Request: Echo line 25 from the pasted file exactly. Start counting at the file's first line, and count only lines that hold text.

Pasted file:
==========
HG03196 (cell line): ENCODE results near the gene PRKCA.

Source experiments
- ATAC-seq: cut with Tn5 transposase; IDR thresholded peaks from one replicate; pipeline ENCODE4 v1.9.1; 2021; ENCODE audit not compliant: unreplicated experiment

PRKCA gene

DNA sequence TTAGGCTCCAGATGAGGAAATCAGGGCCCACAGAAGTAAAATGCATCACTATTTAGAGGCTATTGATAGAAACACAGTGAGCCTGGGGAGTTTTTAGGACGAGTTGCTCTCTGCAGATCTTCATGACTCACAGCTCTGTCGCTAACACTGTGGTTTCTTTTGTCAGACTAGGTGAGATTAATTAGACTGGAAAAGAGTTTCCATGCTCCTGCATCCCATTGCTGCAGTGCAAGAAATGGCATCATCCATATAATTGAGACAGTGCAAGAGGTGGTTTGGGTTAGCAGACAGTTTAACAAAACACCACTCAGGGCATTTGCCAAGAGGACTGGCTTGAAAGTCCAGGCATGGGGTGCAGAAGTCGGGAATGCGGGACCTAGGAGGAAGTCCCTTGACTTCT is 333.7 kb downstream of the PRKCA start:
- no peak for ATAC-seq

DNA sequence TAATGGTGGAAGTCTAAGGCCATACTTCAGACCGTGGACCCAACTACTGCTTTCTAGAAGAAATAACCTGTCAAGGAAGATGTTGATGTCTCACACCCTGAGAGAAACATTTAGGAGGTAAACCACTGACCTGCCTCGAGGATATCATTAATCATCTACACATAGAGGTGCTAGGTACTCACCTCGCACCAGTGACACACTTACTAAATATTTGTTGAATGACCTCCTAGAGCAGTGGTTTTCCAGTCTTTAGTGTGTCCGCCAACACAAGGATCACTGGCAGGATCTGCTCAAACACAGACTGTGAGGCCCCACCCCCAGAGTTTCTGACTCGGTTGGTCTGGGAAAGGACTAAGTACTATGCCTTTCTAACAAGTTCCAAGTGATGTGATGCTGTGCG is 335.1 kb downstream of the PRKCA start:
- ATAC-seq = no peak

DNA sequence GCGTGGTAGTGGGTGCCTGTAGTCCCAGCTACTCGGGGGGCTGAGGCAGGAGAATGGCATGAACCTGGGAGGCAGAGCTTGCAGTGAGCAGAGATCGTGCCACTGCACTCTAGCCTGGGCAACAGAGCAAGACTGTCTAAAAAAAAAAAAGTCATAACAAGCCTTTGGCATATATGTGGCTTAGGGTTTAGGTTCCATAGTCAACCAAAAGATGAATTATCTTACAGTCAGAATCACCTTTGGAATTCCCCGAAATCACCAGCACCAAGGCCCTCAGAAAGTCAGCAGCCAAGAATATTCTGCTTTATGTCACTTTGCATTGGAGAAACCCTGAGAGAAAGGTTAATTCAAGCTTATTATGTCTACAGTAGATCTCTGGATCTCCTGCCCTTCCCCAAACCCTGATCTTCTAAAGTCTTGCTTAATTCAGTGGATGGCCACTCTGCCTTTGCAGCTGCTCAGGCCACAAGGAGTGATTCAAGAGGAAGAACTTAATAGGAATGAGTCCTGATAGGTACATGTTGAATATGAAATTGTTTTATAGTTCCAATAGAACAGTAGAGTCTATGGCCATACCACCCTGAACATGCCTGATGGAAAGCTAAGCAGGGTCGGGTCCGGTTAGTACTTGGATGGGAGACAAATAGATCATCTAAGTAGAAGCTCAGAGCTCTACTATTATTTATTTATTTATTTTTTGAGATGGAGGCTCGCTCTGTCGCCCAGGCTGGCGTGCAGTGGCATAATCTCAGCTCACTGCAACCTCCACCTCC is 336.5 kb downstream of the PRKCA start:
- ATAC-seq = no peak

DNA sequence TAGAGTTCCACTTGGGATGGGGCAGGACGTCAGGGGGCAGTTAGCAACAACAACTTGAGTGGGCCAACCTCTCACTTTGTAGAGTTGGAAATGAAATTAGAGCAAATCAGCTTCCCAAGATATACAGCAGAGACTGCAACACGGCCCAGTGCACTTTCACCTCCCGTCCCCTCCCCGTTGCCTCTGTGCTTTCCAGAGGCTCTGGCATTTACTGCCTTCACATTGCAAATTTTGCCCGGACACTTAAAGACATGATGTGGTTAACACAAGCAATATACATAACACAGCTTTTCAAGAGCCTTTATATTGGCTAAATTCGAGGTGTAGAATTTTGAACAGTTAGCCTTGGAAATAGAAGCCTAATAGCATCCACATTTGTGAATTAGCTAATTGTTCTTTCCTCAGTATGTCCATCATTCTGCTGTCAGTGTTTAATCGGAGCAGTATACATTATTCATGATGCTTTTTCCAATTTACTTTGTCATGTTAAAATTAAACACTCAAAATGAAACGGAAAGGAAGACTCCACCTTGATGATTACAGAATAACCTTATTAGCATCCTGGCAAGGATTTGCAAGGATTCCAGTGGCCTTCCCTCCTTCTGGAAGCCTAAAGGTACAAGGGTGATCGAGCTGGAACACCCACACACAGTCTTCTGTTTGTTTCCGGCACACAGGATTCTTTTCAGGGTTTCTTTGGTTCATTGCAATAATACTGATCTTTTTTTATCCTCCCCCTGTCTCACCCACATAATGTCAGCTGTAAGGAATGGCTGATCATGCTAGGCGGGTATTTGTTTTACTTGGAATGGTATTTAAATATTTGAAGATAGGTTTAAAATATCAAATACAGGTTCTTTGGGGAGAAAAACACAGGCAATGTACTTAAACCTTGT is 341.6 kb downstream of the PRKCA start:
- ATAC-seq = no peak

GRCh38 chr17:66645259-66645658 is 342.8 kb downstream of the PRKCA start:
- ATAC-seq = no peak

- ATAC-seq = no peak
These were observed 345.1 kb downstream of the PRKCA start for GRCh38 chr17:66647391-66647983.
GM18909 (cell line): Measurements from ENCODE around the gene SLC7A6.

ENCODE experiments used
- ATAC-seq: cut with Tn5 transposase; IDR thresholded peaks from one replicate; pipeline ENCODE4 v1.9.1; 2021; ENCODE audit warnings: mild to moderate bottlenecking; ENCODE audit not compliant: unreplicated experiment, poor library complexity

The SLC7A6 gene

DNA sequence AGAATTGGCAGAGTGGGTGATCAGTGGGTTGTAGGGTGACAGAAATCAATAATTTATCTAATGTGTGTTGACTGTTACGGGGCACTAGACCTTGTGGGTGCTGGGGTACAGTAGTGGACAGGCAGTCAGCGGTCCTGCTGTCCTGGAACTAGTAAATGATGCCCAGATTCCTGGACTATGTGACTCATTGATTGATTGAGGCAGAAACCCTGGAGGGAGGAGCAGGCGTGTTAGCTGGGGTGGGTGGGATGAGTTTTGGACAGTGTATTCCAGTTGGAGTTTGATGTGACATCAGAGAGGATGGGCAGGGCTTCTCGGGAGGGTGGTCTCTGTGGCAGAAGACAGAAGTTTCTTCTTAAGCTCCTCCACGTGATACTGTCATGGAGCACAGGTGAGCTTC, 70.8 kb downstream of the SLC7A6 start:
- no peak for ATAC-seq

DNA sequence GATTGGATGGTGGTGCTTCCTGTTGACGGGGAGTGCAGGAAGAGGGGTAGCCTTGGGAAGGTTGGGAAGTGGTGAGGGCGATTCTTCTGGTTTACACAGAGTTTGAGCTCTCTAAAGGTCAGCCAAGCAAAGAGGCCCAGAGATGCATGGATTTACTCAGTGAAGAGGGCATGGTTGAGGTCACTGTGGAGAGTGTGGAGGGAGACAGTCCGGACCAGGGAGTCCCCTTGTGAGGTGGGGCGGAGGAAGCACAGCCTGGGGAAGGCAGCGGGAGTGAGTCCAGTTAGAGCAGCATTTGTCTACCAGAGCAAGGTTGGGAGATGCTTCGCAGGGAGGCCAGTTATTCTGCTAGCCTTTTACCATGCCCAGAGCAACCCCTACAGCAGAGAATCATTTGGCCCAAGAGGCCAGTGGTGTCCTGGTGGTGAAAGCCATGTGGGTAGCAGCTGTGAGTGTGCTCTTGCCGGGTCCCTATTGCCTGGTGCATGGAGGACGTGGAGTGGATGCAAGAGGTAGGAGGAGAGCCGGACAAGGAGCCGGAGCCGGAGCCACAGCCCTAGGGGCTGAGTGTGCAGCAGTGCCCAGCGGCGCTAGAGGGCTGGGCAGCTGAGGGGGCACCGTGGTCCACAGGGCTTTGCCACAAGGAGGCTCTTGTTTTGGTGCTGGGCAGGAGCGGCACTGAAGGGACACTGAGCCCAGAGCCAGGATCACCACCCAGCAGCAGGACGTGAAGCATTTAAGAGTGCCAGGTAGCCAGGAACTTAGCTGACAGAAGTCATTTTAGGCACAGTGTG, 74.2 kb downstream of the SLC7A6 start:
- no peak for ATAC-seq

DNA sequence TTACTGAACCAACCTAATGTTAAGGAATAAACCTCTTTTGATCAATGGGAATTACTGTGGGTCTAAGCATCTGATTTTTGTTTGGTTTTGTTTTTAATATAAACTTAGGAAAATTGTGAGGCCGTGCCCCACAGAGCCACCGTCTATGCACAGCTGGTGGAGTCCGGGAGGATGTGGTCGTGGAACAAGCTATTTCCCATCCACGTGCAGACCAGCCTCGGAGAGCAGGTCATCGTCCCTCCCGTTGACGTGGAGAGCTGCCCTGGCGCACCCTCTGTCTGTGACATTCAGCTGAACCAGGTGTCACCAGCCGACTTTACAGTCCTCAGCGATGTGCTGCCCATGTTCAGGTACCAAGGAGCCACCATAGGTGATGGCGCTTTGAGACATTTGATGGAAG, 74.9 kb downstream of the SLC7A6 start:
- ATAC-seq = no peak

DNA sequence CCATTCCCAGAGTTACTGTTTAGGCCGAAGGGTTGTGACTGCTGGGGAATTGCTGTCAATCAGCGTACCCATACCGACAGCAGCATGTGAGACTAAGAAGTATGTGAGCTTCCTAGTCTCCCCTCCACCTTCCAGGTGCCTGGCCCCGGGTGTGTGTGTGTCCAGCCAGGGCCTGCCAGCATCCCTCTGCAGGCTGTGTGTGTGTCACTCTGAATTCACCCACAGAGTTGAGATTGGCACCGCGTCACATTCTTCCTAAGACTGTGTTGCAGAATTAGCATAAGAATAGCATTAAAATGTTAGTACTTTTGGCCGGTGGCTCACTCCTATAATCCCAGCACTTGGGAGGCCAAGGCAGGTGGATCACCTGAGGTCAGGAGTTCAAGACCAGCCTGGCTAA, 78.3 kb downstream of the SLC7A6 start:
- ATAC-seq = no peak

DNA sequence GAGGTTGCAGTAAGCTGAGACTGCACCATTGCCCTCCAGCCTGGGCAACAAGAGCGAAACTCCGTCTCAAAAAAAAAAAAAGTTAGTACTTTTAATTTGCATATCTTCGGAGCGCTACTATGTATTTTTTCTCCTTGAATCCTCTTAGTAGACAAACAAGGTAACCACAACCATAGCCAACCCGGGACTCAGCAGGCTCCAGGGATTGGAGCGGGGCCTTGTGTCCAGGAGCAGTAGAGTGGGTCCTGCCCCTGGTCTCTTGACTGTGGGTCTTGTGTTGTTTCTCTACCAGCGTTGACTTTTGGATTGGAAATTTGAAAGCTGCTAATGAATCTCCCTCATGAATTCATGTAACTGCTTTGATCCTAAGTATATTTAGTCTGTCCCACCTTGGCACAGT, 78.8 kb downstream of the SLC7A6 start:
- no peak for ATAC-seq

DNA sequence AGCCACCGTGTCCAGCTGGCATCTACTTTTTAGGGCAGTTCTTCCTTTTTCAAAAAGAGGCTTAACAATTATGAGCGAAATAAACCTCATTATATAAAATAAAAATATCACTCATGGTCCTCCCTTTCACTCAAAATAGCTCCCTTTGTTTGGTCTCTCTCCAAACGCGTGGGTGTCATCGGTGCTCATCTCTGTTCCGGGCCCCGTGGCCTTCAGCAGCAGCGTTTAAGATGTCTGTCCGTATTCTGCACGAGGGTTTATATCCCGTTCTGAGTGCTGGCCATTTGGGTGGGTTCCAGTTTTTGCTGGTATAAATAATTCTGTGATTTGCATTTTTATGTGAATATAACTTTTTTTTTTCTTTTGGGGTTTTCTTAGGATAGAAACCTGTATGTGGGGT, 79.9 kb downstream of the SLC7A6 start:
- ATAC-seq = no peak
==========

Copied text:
DNA sequence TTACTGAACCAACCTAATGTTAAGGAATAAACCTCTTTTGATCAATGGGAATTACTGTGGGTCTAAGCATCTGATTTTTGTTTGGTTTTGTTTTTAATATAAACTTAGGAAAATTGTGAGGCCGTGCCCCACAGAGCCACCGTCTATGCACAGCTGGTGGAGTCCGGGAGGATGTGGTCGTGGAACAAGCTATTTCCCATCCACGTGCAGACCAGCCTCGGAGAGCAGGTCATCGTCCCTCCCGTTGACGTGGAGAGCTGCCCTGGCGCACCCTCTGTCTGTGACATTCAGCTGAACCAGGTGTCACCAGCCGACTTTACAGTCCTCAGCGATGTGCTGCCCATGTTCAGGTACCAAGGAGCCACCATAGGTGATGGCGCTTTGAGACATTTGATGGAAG, 74.9 kb downstream of the SLC7A6 start: